Reply
    September 4, 2014
  19. Little Miss MenopauseLittle Miss Menopause

    “Slip into something more comfortable… Like a Coma!” Ha– copyright that and get on tee-shirt ASAP. My problem is that even when I get highly focused and can bypass all of life’s distracting tangents (like doing a load of whites with one red in my house!) I still have this nagging, editing voice that constantly sidetracks me with fixing and polishing, before I even get the full thought out and down. I call it “Correctile Dysfunction!” Thanks for a great article yet again!

    Reply
    September 4, 2014
    • gilliansnotebookgilliansnotebook

      I LOVE your pen name! I’m sooo there. Ending the journey, actually. thank God! And I would LOVE to slip into that nice comfortable Coma! Especially on a MONDAY!

      As for that nagging voice that tells you to correct a story you haven’t finished. IGNORE IT. I have that same voice and I used to listen. Then I would lose what I was I want to get done and I’d get so cranky and crazy I’d just give up.

      One writer told a group of us Newbies….”SPILL YOUR GUTS, THEN clean it up!” Only YOU can END Correctile Dysfunction! Shame there isn’t a pill for that! 😀

      Reply
      September 12, 2014
      • gilliansnotebookgilliansnotebook

        (Correction: Then I would lose what it was I wanted to get done and I’d get so cranky and crazy I’d just give up.

        This site needs an EDIT button.

        Reply
        September 12, 2014
        • Nolan WhiteNolan White

          Marcy Kennedy, in her guest post on 9/11/14, used the word hanger for hangar. The latter, a place used for housing aircraft, is different from the former, which is used for hanging clothes. Kristen, your creativity is amazing. And you’re right about waiting to clean up a chapter. The thought is the thing, not the afterthought of second guessing myself. I’m writing a sequel with characters whose utopian ideals are realized through genetic matching when the thought occurred to me: If Ford can recall defective autos, why can’t God do the same with humans? Yes, they die eventually but not before reproducing more flawed copies “after their own kind.” Thank you, Paneras, for the coffee that inspired that aloof spoof (or is it satire?).

          Reply
          September 12, 2014
          • gilliansnotebookgilliansnotebook

            I have a similar idea, as far as the Utopia, but mine is based on WISHFUL THINKING on my part. I love the concept though. I just wish it was possible in the real world.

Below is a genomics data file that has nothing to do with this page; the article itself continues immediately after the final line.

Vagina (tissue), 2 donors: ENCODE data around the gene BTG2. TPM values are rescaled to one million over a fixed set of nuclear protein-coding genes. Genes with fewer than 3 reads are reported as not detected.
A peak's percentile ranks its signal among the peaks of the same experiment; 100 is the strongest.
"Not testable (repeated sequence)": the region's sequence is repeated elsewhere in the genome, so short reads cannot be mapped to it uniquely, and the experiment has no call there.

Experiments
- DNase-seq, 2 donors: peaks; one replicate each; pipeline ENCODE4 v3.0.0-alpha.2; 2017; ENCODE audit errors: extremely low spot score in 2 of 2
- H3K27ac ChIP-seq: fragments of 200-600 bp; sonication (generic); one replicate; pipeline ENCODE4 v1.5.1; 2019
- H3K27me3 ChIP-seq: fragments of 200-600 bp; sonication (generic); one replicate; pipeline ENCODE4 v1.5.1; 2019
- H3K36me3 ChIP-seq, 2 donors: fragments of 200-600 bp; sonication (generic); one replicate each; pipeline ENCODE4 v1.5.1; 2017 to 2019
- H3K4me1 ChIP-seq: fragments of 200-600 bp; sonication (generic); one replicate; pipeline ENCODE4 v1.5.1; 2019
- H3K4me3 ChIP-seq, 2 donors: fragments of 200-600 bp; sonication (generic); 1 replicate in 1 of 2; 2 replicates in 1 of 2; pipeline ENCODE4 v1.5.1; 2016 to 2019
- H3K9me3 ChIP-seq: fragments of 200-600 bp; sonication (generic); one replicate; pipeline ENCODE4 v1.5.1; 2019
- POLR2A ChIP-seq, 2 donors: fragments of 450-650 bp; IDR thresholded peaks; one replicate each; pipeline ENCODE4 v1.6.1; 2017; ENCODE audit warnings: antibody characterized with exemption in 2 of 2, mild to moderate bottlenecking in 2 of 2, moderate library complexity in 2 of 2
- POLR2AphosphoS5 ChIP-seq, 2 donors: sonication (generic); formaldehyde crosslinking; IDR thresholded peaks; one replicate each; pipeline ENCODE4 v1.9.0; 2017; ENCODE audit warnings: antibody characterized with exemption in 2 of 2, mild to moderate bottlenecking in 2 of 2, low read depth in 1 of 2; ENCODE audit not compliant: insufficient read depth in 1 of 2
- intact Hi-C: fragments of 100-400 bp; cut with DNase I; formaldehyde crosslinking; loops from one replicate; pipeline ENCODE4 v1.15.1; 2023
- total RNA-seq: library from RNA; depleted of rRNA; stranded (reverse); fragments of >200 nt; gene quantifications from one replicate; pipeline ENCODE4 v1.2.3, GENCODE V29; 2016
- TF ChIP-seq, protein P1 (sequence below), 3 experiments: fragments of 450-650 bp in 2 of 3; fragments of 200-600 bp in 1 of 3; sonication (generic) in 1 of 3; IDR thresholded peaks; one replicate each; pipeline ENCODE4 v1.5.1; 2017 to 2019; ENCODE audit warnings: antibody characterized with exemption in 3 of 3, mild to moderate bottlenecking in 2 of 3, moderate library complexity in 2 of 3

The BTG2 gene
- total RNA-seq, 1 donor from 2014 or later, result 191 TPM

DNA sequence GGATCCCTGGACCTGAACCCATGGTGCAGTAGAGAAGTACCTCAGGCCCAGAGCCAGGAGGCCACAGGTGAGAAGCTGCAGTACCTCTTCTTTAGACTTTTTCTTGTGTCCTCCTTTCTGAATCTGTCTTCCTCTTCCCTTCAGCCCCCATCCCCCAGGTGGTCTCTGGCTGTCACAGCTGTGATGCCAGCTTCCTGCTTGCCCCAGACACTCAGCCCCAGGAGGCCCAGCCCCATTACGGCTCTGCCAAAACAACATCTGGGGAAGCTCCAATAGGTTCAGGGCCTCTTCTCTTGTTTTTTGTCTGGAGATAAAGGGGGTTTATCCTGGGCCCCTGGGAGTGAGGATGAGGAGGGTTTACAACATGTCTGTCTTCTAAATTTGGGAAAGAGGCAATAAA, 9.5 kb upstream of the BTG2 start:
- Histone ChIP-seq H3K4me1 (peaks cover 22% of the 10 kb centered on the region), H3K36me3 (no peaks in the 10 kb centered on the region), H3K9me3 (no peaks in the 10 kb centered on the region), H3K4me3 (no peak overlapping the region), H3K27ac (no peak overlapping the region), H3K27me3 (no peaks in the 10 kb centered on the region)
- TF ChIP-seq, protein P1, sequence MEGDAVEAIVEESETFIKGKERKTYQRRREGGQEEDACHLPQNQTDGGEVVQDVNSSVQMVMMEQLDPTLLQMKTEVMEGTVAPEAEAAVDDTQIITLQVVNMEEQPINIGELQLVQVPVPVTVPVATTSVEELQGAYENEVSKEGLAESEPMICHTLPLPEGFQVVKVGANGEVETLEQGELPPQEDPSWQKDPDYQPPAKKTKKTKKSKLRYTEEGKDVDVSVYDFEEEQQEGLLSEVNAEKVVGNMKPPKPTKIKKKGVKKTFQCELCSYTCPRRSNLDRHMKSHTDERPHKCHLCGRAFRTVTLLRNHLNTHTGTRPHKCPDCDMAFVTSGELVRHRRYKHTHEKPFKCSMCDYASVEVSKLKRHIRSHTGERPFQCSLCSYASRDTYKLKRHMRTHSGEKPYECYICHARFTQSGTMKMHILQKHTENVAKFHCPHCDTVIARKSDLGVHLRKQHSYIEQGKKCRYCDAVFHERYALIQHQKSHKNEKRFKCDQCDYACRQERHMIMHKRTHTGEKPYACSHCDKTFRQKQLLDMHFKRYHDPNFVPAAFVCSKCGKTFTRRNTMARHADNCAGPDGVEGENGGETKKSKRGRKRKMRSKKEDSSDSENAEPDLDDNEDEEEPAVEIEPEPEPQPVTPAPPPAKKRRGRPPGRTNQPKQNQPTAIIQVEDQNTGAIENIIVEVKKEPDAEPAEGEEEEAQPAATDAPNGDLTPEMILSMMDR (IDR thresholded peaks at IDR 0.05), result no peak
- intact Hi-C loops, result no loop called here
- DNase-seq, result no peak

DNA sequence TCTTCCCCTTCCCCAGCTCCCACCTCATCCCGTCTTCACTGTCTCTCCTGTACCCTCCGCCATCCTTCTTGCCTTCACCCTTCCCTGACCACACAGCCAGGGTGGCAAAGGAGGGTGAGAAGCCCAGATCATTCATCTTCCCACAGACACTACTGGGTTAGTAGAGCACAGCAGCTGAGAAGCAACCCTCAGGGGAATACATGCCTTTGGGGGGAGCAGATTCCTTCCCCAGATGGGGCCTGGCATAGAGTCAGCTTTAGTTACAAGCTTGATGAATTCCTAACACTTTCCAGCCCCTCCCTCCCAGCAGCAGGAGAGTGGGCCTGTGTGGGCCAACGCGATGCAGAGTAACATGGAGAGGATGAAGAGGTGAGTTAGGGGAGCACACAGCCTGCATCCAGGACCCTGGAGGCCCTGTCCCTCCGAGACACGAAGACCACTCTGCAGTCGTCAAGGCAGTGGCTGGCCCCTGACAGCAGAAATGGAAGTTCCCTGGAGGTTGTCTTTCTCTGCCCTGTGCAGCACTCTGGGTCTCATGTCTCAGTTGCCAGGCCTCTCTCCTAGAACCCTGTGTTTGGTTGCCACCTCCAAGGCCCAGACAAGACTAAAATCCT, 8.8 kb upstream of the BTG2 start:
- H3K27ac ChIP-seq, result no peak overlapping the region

Reply
            September 12, 2014
            • Nolan WhiteNolan White

              Authors play the “What If” game and let those fantastical thoughts develop as if they were reality. It’s about breaking barriers and daring to imagine a new reality. Give your protagonist the power to change the world with an idea that catches on and spreads like wildfire. Take ecology, for example. The Clean Water Act is not being enforced because power brokers in Washington, in fear of giant agribusiness, have weakened federal EPA regulators by refusing to fund that agency. Meanwhile, poisonous algae is choking lakes and depriving fish of oxygen coast to coast in America (including 829 manatees dying in Florida last year). From those facts, have your main character develop a patented aerator that (if used by industry & municipalities) will stop pollution at its source–small streams that feed into rivers and lakes. Plus, this device cuts operational costs dramatically. Your hero has no competition. So where’s the conflict that your story needs? The answer is simple. Engineers make a commission of 15% on equipment they install. Why should they approve of a hero’s innovative product at one-fourth the cost when the inefficient, antiquated system now in place means more money in their pocket due to kickbacks? Your hero must now shift into PR mode and find a way to bypass the engineers. What are his options? Will a large corporation buy him out and hide his invention? Will he be a target on their hit list if he refuses a buyout? Do the research like I did and create an award-winning novel (to be published soon).

              Reply
              September 12, 2014
              • gilliansnotebookgilliansnotebook